Java 3D is a technology that lets computers using Sun's "write once, run anywhere" Java technology to describe three-dimensional computer graphics at an abstract level. It also helps designers accomplish basic 3D design tasks that take place over the network.
As space-age as it sounds, SGI said licensing Java3D wasn't that big a deal. "I'd almost go so far as saying it was a check box," said Michael Stebbins, group manager for the team in charge of Java development tools at SGI.
Instead, SGI expects the future of high-performance graphics to lie with its own OpenGL graphics description technique, which already works on many computing systems.
Sun positions Java 3D as a way to allow programmers to write 3D programs, such as those for mechanical design or financial analysis, without having to worry about the underlying hardware. Programs talk to Java 3D software from Sun that, in turn, talks to lower-level, system-specific graphics description technologies such as SGI's OpenGL or Microsoft's Direct3D.
Java 3D, introduced in December, is designed to allow companies to bring 3D programs to market, said Ken Tallman, senior product manager for Java 3D.
In addition, with Java 3D's network-savvy capabilities, "people working on a project don't have to be in the same physical location to see the same thing," Tallman said. For example, engineers from an airplane manufacturer and an airline company could both view and manipulate a model of the same airplane at the same time, he said.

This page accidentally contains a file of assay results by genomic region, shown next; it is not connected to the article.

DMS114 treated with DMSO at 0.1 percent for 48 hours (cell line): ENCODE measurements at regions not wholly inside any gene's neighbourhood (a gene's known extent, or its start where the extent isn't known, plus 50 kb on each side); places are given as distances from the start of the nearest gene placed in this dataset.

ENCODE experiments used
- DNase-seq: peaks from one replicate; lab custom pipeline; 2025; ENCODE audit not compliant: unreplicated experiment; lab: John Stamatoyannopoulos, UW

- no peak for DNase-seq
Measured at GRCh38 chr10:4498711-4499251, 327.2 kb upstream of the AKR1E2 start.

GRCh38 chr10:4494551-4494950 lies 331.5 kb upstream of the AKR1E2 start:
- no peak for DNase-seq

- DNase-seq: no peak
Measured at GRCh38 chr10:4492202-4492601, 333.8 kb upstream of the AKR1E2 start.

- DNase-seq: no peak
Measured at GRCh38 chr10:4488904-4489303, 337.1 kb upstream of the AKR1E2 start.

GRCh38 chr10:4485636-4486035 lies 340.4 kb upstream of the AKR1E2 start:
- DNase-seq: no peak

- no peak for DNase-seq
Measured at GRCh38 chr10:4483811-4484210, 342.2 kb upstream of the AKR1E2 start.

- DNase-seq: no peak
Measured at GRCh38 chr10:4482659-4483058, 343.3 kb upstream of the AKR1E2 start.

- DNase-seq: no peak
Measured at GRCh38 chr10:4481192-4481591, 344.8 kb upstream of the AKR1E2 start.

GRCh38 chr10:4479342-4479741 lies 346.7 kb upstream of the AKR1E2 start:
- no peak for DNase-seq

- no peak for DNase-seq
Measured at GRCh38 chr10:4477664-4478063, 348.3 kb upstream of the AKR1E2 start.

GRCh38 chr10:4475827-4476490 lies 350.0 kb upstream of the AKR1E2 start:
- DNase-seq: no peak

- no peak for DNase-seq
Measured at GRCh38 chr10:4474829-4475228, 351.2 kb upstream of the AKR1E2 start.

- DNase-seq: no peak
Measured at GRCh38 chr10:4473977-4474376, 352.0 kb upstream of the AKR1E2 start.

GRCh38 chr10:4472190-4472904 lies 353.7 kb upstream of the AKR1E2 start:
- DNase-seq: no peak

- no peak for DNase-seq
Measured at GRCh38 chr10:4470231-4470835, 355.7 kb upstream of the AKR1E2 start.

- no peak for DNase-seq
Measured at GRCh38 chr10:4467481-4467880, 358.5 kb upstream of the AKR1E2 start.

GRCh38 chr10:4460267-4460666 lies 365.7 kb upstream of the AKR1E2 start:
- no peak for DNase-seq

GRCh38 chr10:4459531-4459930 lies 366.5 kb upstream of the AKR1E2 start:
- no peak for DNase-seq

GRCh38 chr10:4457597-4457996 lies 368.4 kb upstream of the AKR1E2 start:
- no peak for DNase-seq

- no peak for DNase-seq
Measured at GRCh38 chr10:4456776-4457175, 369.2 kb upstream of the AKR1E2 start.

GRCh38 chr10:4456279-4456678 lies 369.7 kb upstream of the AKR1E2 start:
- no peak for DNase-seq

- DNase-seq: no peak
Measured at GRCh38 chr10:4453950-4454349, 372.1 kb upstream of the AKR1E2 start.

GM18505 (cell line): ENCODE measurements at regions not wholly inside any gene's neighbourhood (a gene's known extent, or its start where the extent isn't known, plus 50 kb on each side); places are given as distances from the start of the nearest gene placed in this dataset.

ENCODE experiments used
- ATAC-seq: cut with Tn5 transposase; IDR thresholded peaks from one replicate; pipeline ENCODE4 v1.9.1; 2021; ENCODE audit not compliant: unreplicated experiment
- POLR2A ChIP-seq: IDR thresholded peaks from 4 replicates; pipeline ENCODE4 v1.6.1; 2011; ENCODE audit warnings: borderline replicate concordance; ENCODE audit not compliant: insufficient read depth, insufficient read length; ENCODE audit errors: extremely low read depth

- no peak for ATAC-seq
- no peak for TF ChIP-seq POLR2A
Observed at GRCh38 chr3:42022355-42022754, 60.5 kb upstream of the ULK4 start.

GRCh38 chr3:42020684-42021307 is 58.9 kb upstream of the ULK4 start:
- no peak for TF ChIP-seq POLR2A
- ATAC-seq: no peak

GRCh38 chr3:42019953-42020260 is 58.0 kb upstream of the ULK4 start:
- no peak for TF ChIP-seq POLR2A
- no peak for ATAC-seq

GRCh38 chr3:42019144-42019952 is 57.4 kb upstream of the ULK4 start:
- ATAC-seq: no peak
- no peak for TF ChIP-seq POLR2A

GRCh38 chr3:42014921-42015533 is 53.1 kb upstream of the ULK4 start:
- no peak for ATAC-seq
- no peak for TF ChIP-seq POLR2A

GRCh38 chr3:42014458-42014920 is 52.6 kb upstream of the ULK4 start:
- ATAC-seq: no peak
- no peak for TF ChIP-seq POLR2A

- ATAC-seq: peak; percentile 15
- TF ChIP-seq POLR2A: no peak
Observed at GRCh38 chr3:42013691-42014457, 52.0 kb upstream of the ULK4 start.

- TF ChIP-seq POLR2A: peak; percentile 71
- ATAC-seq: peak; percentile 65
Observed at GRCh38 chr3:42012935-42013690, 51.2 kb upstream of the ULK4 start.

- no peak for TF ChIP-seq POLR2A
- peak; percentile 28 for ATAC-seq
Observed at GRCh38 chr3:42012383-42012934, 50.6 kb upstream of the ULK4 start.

One user of the technology is the National Center for Supercomputing Applications, which chose to use Java 3D for its astronomy visualization tool.
Having SGI license Java 3D "furthers the ubiquity story" of Java 3D, Tallman said. Currently, the technology is available for Windows 95, Windows 98, Windows NT, and Solaris, and soon will be available on Linux as well, he said.
SGI licensed Java3D for its Irix operating system "as part of our ongoing support for Java itself, and to satisfy the requirements of some of our Java-based developers," Stebbins said. In particular, developers were interested in the tools for network-enabled graphics programs.
However, SGI's OpenGL technology and the joint SGI-Microsoft Fahrenheit technology "are considered the serious solution," Stebbins said. Fahrenheit a program announced in 1997 to merge OpenGL with Microsoft's Direct3D.
The licensing of Java 3D "in no way competes with Fahrenheit or OpenGL. We see those as being the way the market is going," Stebbins said.
Terms of SGI's licensing of Java 3D were not disclosed.